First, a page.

Here’s to DLC

Shawn looks at how certain Nintendo games have benefited from add-on content.

By Shawn Wilkins. Posted 08/10/2015 09:00 Comment on this     ShareThis

Nintendo’s newfound adoration for small packages of DLC is nothing to be astounded by. At least, not in 2015 and not when the company has a struggling system like Wii U. Nintendo not only had to put its best foot forward after reviving the console post-Mario Kart 8, but it’s had to focus almost entirely on breathing life into a plethora of titles that would otherwise be one-and-done on consoles seen years prior.

A perfect showcase of Nintendo’s acceptance of DLC would be Super Smash Bros. The game before was known for giving people the characters they wanted from the start, giving them different ways to play the game, and working around the “flaws” in a character’s fighting style. Now, with downloadable content in the form of patches or updates, fighters can be nerfed (made not as strong) and additional things can be added. Nintendo recently released new fighters Lucas, Mewtwo, and Ryu, and added a plethora of costumes for the Mii Fighters. This isn’t new or surprising.

Nintendo released Wii U under the pretense that Wii’s success will simply carry over. However, the company’s assumptions got the best of it and marketing got the worst of consumers, and sales never really soared the way Wii managed to. First, the name Wii U didn’t strike anyone as new and exciting, and unfortunately led people to believe it was simply an add-on for the current Wii. This led to a few commercials addressing the fact, but unless you can inject the information directly into a parent’s head, then it’s essentially a lost cause. Then there was the whole fiasco with Wii U’s releasing while Wii was still selling relatively well. For customers and parents alike, there was little reason for them to buy a Wii U immediately after buying a Wii and being told by persons X and Y that Wii had enough content to hold them over for years. This led to the absolute abysmal sales of Wii U.

Then comes the great idea of DLC. DLC lets Nintendo make the great games it has always made while consistently pushing out new characters, maps, and ideas for a small price. On a $60 game, you can find yourself picking up a character from your favorite series (obviously being Mother 3) for only $5.99. The great thing about the distribution of content here is that you aren’t, in essence, missing anything by not purchasing Lucas and you’re not obligated to do so. The price itself is low, but if you do not want to buy it for whatever reason, your indulgence is not hindered.

DLC also manages to create a new way for games to be prolonged. Before, namely with Nintendo games, they were beaten and eventually forgotten about unless a hankering came along to play the games every once in a while. With titles like Mario Kart, which excel at being excellent party games, adding DLC makes the party newer each time. You’re able to now race as Animal Crossing characters as well as Link from Legend of Zelda. These additions don’t muddy the series but expand it, and without them the gameplay feels rather vanilla. Gamers without these characters can’t experience the new things and new levels found in the map packs, but they can still find the base enjoyment that has forever been present in Mario Kart games.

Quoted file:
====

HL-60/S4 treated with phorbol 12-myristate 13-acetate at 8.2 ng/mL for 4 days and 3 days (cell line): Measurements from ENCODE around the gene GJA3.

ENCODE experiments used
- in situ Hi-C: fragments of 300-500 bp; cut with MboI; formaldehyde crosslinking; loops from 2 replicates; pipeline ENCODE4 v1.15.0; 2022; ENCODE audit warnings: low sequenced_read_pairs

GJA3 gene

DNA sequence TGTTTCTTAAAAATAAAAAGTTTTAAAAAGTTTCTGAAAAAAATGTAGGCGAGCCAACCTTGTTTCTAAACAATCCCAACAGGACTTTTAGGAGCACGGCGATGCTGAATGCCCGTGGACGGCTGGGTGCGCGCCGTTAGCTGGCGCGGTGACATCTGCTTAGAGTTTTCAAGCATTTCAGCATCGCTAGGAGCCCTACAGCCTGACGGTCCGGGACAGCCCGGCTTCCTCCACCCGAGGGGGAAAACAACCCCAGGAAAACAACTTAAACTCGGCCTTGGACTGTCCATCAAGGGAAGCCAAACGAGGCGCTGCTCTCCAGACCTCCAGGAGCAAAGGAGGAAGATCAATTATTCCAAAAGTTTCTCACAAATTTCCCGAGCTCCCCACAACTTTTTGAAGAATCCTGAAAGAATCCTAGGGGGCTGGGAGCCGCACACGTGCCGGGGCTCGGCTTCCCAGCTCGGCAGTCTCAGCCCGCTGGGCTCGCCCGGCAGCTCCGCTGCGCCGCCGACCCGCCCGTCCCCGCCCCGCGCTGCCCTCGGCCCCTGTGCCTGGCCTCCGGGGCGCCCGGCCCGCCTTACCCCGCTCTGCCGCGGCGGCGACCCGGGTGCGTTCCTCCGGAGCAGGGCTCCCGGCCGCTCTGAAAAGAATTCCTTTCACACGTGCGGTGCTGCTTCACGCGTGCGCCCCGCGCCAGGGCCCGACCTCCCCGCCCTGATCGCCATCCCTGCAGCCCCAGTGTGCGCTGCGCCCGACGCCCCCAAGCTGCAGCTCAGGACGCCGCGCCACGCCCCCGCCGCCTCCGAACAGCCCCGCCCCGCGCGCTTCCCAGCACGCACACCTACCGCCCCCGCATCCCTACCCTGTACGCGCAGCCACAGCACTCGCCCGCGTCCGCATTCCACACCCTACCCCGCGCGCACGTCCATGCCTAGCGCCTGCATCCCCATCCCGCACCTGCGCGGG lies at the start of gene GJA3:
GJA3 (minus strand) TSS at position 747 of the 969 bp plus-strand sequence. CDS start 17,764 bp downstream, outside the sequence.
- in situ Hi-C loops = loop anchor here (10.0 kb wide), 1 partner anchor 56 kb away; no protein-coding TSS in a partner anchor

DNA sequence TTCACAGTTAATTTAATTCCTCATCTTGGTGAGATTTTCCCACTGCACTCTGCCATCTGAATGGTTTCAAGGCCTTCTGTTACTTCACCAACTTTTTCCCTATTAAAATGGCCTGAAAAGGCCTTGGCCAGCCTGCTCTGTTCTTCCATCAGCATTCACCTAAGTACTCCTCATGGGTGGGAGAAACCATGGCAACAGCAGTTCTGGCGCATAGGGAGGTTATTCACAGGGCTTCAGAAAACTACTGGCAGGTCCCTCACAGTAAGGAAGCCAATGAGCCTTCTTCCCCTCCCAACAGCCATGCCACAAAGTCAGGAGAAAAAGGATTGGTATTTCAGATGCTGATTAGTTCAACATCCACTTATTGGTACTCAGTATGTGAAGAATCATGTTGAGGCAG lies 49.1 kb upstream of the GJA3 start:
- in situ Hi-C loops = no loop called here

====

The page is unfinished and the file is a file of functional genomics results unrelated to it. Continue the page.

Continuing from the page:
The best thing to acknowledge when viewing these titles is that Nintendo has taken older games that are still here and given them a lifeline by adding new content to them. By adding new characters, ones from other series, into Mario Kart 8, it has made the game feel fresh to those who have yet to bite the bullet, and also to those who have been loving the game for over a year. Splatoon is taking a similar approach, but the difference displayed there is that the content is never-ending and always abundant. Nintendo has had over ten new updates that introduce new weapons based on a set release schedule, extending the game’s lifetime by constantly introducing new life into its veins. With most shooting games, you can only do so much before you become tired of it, but with Splatoon, Nintendo has released a steady stream of new features to keep players coming back. Free content, on top of DLC in the form of Amiibo figurines, all packed into a brand new IP. It’s a recipe for greatness and so far, the cake has yet to be completed.

Nintendo and DLC were not friends for a very long time. Iwata, Miyamoto, and company had mentioned how DLC would hinder the core values of what Nintendo stood for, but it is by no surprise that it is here and present in games released today. Nintendo has made waves in the gaming industry and has no visible plans of stopping any time soon, so it’s only logical that it would release small, ideal packages of DLC in different forms. When we see things like Splatoon exist alongside things like Smash Bros., it’s clear Nintendo is taking the high road to downloadable content by offering varied and, above all, substantial updates to its games rather than using it to milk more money out of its fan base.

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